Robert M. Smith
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Sachbuch / 20. Jahrhundert (bis 1945)
Four million people in nearly 200 countries read The New York Times. Of these, many are opinion-leaders. Journalists everywhere read the paper to get a supposedly objective view of the news and to learn what The Times thinks is important. But they aren’t getting that kind of view – despite the ads The Times runs proclaiming its attachment to rock-solid truth.
A Times former White House and investigative correspondent, Robert M. Smith, discloses how some stories make it to print, some do not, how the filters work, and how the paper may have suppressed the most important U.S. political story of the day—Watergate.
Smith shows how the paper stepped into the ring and begun slugging it out with President Trump, instead of staying outside the ring and neutrally reporting what it saw. The book argues that the paper would have been far more effective in countering and exposing the President if it had remained true to its nearly two-hundred-year-old tradition and remained neutral -- that is, remained credible (as it so loudly maintains that it is).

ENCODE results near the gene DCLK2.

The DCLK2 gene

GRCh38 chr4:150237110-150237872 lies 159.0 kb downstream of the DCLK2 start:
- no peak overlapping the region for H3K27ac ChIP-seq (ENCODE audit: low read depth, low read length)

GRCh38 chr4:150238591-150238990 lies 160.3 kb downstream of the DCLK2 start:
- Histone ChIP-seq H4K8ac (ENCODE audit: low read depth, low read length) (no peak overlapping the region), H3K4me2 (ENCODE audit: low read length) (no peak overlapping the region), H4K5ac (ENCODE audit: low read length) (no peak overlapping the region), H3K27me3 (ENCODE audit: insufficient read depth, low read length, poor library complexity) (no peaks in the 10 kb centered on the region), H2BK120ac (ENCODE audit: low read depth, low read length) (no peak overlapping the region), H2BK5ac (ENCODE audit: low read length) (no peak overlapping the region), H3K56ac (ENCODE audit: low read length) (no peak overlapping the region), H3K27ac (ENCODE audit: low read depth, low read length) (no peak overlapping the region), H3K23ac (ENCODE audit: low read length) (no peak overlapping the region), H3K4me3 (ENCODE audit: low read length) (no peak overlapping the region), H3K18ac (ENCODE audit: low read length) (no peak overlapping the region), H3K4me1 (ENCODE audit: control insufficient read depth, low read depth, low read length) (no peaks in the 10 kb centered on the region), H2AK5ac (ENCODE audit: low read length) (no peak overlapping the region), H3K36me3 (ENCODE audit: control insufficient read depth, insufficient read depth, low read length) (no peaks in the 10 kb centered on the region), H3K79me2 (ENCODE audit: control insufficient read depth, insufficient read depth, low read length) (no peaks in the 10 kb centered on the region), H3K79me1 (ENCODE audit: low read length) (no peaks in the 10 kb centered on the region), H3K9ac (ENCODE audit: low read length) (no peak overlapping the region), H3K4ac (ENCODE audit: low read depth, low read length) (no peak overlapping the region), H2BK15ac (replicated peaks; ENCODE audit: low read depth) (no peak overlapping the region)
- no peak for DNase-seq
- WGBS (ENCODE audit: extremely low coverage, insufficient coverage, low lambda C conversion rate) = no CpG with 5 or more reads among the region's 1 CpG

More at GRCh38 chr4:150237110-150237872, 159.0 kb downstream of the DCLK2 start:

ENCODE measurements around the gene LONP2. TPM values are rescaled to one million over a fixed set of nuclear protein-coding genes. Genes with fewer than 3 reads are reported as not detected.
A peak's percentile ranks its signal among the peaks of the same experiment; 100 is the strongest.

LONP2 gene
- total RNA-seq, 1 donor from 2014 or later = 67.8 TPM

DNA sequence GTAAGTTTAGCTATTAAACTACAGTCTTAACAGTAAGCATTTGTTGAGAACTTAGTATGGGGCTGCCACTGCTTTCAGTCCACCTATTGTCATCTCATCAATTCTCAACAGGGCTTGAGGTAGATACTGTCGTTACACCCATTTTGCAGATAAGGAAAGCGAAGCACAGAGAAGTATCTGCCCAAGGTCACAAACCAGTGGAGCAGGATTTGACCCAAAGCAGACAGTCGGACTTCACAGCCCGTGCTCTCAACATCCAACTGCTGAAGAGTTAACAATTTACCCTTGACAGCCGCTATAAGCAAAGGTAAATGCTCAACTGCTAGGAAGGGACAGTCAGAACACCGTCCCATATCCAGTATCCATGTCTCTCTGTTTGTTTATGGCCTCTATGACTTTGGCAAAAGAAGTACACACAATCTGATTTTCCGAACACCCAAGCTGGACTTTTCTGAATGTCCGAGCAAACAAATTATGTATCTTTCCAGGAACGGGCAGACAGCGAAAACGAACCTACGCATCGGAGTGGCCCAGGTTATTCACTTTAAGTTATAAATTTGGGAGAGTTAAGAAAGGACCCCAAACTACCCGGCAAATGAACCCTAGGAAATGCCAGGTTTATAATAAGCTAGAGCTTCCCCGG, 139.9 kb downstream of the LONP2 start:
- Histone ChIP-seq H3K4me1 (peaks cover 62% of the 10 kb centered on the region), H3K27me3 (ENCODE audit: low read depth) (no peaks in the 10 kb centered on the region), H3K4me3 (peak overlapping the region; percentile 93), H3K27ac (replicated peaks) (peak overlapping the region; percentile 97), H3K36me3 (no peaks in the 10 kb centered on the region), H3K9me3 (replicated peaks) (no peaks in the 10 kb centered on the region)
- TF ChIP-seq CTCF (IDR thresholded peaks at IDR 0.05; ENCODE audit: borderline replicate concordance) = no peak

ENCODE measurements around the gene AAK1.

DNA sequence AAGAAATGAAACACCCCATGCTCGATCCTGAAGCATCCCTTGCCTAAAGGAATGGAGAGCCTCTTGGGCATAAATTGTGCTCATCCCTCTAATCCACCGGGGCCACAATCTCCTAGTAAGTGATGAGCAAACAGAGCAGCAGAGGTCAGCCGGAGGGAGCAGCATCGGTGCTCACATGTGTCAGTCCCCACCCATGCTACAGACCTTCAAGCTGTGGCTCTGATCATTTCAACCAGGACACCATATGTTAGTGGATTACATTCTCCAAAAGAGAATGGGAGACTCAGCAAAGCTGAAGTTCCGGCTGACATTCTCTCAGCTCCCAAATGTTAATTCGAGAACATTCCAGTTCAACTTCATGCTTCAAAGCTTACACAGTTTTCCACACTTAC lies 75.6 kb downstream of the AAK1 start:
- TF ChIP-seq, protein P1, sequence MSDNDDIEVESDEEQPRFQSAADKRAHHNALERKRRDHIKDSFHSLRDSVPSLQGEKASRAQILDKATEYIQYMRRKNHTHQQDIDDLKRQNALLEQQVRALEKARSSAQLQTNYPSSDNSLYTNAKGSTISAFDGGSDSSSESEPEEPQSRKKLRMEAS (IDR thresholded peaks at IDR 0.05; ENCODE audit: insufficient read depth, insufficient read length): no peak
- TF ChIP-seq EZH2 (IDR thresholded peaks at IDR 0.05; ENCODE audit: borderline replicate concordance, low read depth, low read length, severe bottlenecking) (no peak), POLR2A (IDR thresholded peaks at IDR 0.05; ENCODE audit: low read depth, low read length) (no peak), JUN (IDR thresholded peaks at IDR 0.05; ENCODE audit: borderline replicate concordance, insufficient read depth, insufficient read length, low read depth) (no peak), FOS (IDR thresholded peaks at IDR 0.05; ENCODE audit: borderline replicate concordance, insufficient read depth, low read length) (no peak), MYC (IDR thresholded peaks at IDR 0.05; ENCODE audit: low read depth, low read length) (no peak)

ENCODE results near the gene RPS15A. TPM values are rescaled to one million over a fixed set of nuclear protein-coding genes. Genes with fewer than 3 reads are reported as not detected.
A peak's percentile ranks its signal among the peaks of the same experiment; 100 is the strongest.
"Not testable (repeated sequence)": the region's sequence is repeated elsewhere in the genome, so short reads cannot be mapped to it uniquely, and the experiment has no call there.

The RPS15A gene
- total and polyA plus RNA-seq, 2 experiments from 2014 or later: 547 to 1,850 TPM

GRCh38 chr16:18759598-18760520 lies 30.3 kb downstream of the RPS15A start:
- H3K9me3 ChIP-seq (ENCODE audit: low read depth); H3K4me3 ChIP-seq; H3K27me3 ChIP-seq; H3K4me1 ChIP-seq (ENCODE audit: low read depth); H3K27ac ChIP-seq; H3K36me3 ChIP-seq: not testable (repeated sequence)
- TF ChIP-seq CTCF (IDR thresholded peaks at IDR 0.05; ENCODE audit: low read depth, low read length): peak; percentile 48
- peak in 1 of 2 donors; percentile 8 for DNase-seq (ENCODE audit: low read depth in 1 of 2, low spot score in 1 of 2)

The book contends that objectivity on the part of the press might have made people believe the unfavorable things reported about Trump instead of dismissing them as the predictable product of leftist partiality.
The book explains how to read the press like an insider.
It discloses that The Times assigned Smith to hire a reporter of a particular partisan stripe; that the paper’s business journalists refused to cover negative stories about business, and that its Pentagon correspondent refused to cover the My Lai massacre committed by American troops in Vietnam.
Written with candor and humor, Suppressed traces a young investigative reporter’s arc from naïveté to cynicism, from covering the White House to leaving the paper for Yale Law School and ultimately becoming a barrister in London and teaching at Oxford.
U.S. Supreme Court, Richard Nixon, My Lai, White House, L. Patrick Gray, President, New York, Washington, DC, Watergate, Capital, Max Frankel, New York Times